Those are mechanics, so it makes perfect sense for them to put themselves in their photos. And well done Senior Airman Bruce for including them in his. Or hers, maybe? Air-man suggests his, but what do I know? Either way, it’s a great photo, which underlines how many man hours go into keeping one airplane like that flying.
I love to photo the front pages of newspapers, while in shops from which I also buy things I still want:
And that was the front page of The Times of a year ago tomorrow, June 1st 2019.
The headlines make interesting reading now. Trump trying to stop us getting into bed with Huawei. Bet our politicians now wish she’d listened then.
And, the Lib Dems riding high in the polls. But this was because they had temporarily managed to get most of the Remain vote supporting them. Labour eventually got most of the Remainers supporting them. Meanwhile, the Leave vote was split, but would later unite in voting Conservative.
But most important of all, to me, are the pictures in between those two headlines. That’s Ben Stokes, taking an amazing catch, in England’s opening World Cup 2019 match against South Africa at the Oval, one year ago exactly. Stokes only had to take the catch this way because he at first misjudged it and got himself too far towards it. But who cares?!? He caught it. Video, with Nasser Hussain’s great commentary, here. England went on to win the tournament.
Now, YouTube is showing me the amazing Ashes test-match-winning last wicket partnership, at Headingley, between Jack Leach and … Stokes.
The weather now is perfect for cricket and has been for several weeks. But as of now, they still cannot do that, and we fans are having to be content with memories.
While searching the photo-archives for something else completely, I came across THIS!:
I photoed the above in the summer of 2016, in the Tate Modern gift shop.
Art galleries fascinate me, even though I often don’t like the Art that’s on show in them. And I am in particular fascinated by the gift shops that are now always attached to Art galleries. These places are often more crowded than where the Art is being shown. The above is only one of many, many photos, of Art stuff, that I have photoed in Art gallery gift shops.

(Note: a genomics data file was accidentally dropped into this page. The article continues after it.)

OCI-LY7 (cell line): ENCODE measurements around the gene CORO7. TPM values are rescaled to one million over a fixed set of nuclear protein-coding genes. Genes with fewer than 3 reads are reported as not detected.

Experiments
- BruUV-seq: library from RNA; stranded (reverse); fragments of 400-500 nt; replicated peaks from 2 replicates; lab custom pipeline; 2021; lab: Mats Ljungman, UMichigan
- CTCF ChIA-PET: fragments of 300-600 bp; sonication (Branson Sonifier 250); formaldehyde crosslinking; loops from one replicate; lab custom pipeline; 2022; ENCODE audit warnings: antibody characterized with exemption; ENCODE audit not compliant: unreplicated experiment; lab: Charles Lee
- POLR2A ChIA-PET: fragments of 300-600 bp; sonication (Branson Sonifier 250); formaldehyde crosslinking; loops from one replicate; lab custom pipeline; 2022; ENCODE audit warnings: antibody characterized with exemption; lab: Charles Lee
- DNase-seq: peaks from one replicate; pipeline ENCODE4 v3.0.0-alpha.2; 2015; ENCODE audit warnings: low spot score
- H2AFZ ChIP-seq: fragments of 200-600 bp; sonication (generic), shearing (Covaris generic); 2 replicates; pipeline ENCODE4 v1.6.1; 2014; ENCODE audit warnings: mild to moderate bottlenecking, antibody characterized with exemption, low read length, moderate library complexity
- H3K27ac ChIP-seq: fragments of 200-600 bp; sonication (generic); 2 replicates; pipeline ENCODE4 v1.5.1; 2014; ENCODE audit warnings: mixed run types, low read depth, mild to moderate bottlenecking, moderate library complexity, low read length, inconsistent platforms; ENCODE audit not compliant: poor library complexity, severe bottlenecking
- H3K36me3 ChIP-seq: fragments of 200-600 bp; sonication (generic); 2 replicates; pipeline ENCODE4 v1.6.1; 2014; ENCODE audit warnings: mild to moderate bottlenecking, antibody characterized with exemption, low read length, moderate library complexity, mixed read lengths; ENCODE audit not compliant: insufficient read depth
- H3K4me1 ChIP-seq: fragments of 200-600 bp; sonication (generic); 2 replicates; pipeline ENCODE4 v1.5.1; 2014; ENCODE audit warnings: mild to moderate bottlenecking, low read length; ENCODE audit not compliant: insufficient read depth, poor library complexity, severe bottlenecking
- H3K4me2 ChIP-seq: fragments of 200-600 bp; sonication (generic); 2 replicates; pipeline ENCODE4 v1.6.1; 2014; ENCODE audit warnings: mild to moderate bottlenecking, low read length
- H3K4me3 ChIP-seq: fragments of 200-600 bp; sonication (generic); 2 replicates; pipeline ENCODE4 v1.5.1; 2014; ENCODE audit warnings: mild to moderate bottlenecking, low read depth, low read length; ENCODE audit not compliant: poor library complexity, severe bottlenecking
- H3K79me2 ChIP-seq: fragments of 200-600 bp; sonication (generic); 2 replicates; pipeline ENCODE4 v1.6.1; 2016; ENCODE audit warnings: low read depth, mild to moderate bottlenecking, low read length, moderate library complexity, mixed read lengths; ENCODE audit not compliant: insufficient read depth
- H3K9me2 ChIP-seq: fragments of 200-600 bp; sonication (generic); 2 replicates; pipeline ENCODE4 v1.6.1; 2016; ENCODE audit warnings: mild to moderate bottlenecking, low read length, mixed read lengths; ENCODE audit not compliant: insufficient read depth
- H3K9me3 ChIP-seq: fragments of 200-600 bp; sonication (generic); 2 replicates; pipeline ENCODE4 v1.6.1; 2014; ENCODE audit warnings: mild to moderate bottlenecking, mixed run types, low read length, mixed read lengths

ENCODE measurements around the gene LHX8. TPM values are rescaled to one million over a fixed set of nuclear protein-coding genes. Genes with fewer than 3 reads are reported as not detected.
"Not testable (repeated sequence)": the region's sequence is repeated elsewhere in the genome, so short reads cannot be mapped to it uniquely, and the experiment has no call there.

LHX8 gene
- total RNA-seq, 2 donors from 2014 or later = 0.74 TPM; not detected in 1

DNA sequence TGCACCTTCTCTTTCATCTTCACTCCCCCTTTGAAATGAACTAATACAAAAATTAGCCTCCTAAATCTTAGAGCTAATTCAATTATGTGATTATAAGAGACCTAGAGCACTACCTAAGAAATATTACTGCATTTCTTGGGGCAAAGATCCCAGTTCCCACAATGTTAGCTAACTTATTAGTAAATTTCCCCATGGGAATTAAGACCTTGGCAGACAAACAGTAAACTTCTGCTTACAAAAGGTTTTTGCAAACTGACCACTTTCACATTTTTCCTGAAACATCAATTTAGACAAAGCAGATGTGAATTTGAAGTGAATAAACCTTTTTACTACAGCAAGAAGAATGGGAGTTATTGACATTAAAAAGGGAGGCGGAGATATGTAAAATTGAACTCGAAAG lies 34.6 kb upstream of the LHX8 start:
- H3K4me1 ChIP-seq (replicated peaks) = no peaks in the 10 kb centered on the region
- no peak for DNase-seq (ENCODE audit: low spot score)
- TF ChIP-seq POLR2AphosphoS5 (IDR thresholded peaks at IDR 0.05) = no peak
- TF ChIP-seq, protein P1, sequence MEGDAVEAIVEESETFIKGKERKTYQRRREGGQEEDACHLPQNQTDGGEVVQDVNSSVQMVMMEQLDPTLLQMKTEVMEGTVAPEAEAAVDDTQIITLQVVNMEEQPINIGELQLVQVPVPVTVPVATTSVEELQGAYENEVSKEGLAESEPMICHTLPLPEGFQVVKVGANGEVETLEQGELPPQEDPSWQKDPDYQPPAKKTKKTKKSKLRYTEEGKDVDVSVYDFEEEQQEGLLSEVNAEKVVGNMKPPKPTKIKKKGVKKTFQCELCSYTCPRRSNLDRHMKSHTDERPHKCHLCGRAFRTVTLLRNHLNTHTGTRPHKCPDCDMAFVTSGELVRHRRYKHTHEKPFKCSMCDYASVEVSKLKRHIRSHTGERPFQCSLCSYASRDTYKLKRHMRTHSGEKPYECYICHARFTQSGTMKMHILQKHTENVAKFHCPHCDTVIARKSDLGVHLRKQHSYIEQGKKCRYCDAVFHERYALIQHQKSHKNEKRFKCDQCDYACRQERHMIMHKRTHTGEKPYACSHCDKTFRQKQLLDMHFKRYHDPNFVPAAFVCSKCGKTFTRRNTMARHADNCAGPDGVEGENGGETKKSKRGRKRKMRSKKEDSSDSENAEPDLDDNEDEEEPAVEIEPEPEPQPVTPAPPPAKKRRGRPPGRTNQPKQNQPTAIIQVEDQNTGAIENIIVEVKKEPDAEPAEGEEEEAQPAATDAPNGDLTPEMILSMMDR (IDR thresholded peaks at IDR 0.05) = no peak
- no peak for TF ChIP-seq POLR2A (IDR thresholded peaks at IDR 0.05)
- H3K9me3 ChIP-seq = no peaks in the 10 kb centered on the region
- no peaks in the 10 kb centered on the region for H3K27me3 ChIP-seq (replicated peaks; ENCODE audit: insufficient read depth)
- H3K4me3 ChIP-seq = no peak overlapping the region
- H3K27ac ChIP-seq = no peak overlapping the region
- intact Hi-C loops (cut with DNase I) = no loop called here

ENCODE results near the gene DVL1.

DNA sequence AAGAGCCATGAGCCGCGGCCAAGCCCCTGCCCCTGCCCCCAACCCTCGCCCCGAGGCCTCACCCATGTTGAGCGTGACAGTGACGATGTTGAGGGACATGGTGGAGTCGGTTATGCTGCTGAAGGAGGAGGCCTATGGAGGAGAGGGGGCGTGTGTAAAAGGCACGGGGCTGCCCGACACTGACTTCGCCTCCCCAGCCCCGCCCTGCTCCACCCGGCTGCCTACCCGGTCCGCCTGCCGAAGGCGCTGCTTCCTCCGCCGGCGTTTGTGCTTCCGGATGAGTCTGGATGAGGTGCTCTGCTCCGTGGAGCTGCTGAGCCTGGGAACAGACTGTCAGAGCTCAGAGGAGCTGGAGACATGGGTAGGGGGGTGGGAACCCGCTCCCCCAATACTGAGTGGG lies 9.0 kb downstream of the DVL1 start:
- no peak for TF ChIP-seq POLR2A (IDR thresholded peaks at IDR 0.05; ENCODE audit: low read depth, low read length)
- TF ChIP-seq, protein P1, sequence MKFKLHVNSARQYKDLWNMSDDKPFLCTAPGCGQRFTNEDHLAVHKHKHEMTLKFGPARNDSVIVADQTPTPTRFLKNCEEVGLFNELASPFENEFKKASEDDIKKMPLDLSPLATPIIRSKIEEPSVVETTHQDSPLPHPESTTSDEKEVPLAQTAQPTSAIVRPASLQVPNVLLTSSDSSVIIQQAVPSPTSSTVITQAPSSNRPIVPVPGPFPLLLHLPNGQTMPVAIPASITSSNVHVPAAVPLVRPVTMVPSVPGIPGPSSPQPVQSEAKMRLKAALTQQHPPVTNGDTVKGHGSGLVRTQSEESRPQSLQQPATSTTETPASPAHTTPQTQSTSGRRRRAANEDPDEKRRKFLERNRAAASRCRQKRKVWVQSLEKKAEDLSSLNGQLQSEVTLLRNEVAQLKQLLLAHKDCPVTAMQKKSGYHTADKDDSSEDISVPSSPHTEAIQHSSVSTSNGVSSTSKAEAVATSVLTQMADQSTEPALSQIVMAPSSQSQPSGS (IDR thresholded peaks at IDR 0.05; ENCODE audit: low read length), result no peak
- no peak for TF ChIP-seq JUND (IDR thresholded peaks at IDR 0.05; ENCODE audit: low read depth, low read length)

In the case of this Roy Lichtenstein stuff, you can make a pretty good case for saying that those cushions, for instance, are as “authentic” Roy Lichtensteins as the “original” painting that the cushions were copied from. After all, the “original” painting was itself a copy, of something a lot like the cushions. And the original comic that Lichtenstein copied his painting from was mass produced, just like the cushions. Only the fetishism of the authentic unique object, by an officially recognised Artist, is holding back the dam of absurdity here.
I’m guessing that the business that Art galleries do in their gift shops, and in their equally vital coffee shops, is the difference between economic famine and something more like feast.
I also think that Art galleries are popular places to spend time in, again not because of the Art, but because of the quiet. Art galleries do not, on the whole, play annoying music, and talking in loud voices is considered boorish. The result is something a lot like a church.
I’m back from my photo-walk and it was every bit as physically knackering as I feared. But, what with me having done more than one posting here each day for the last few weeks now, here is another quota photo.
Despite the effort, it was a fine expedition nevertheless. My better photo-walks often begin with fun photos as soon as I step out the door, and today’s was like that:
That scaffolding has been there for ages, what with The Plague. There being at the mini-roundabout where Great Peter Street meets the top end of Horseferry Road and the southern end of Strutton ground. They’re doing something to the fire station there. But what? I’m waiting to see.
In the summer of 2012, I was on the far side of Tower Bridge, about to cross it and walk back home along the South Bank, and my photo-archive tells me exactly what I was seeing, and thinking about it.
I started noticing how the sun was catching the pigeon scaring spikes:
And then came the kill shot, the artistic climax, the one where it was all effect and no context. Don’t bother clicking on any of the other photos in this posting if you’re not inclined, but at least feast your eyes for a few seconds on this:
It’s not regular sculpture, but it is sculpture, I think. I also photoed the nearby girl and dolphin, which is regular sculpture. I prefer the anti-pigeon spikes.
Because I knew that this could actually use a bit of context, here are three more of the photos I photoed, after that best in show shot above: